Chinese developer Future Land seeks re/insurance assets for liquidity

by Artemis on May 26, 2015

Investing in insurance and reinsurance for access to premium float liquidity is clearly rising in popularity, with the latest conglomerate reported to be seeking acquisitions being Shanghai development firm Future Land Development Holdings Ltd.

Bloomberg reports that the Chinese development firm is seeking out investments in the insurance or banking space, as the firm looks for ways to access capital to help fund its development work.

Chairman of Future Land Wang Zhenhua told Bloomberg that the firm is studying investments in “insurance companies, banks and the like.”

What’s interesting is why Future Land is doing so. Seemingly it’s for the access to insurance or reinsurance premium float.

“Liquidity from an insurance company can complement any cash-flow shortages or needs in the property business,” Wang Zhenua explained.

The increasing interest in insurance and reinsurance from large and diversified conglomerates, or hedge fund investors, or global corporations with many strings to their bows, could result in additional competitors with different priorities to incumbents.

The attraction to regular cash-flows from insurance or reinsurance premium income, with the ability to put this capital to work across other diverse business areas, is what has attracted these large Chinese conglomerates to the re/insurance sector.

Premium float is seen as a good way to offset shortages of capital, providing investable assets which can be utilised in projects, such as development, while the diversification across sectors in large Chinese conglomerates allows claims to be managed and paid.

Of course this is the Warren Buffett model at Berkshire Hathaway. It is also akin to the model followed by hedge fund strategy reinsurance firms, or investment oriented insurers and reinsurers.

As this model gains in popularity and companies increasingly seek to put insurance premium income to work, rather than simply investing it safely as is the strategy of traditional insurers and reinsurers, it could place additional pressure on the market.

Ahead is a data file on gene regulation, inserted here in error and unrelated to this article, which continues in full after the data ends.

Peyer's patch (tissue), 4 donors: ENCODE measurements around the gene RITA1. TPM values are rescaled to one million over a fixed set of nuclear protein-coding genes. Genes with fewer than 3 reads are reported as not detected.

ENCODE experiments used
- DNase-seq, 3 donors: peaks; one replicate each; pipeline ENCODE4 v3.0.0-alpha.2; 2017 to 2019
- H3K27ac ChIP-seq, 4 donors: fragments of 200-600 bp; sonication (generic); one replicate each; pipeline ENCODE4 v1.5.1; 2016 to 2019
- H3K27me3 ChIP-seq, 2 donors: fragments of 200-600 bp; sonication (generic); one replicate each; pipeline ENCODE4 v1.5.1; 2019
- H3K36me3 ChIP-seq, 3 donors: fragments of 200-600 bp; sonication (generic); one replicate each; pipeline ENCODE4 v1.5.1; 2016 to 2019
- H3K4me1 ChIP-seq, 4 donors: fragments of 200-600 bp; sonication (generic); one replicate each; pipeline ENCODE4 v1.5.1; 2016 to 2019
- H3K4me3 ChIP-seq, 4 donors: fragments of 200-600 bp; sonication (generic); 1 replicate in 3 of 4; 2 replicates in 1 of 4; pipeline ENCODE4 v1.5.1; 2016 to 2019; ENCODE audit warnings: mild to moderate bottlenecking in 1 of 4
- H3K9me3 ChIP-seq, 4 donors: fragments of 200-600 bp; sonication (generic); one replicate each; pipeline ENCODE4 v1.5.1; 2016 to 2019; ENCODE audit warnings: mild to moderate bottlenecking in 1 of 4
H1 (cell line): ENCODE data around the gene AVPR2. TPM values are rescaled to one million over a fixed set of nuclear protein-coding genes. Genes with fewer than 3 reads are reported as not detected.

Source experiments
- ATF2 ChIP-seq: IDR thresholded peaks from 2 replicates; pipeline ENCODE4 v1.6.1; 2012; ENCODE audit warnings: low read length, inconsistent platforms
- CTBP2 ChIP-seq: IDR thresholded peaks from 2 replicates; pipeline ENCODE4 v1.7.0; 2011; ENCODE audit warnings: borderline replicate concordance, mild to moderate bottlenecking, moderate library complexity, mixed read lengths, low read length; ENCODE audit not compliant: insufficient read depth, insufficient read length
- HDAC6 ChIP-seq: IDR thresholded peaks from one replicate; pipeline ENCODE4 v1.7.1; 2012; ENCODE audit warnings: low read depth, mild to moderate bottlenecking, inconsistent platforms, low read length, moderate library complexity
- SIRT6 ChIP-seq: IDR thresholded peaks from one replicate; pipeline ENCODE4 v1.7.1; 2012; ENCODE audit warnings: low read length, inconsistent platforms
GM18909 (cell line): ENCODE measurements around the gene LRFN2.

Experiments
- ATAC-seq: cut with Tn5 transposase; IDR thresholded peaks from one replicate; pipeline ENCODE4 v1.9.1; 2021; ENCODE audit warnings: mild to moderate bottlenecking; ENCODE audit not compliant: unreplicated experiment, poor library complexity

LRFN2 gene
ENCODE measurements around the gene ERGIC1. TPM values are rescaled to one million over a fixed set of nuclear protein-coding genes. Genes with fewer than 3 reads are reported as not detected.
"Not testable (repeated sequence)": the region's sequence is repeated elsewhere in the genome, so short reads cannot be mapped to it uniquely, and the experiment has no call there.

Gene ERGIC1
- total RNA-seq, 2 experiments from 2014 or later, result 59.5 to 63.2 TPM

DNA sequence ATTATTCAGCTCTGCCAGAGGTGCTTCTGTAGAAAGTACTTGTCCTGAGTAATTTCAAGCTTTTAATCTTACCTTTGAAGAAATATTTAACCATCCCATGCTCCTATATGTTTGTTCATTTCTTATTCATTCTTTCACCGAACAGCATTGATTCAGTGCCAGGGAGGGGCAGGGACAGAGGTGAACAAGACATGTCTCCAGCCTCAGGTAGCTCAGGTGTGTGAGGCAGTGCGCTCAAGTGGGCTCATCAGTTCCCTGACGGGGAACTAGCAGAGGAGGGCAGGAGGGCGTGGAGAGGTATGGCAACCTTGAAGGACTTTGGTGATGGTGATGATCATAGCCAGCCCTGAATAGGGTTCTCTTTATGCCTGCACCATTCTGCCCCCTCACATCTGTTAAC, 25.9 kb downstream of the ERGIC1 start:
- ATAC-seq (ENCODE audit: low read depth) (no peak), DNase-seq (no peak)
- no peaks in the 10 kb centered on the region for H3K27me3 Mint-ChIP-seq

The differing priorities, of safely investing premium income for a very low return at traditional re/insurers, vs making more use of premium income and relying on diversification or matching of assets to expected liabilities at investment oriented firms, may open a new gulf in the market.

If insurance and reinsurance companies operated by large conglomerates can apply a different cost to their capital, as they can put it to work more productively, it could enable them to become more efficient.

Ultimately, they could offset some of the premiums they charge to customers due to their ability to make more return on the investment, or within other sectors of their businesses. That could result in these new entrants being more competitive in the marketplace, which could add unwelcome additional pressure and perhaps also soften the cycle further.

Of course, whether new conglomerate type insurance and reinsurance company owners, like China’s Future Land, make waves, or simply seek to leverage the premium float quietly while letting established market forces continue to drive the economics, it is more well-financed competition.

Right now more competition would not be welcomed by the traditional market stalwarts. However it is demonstrating the ongoing attractiveness of the market and also, perhaps, giving other large established re/insurers ideas.

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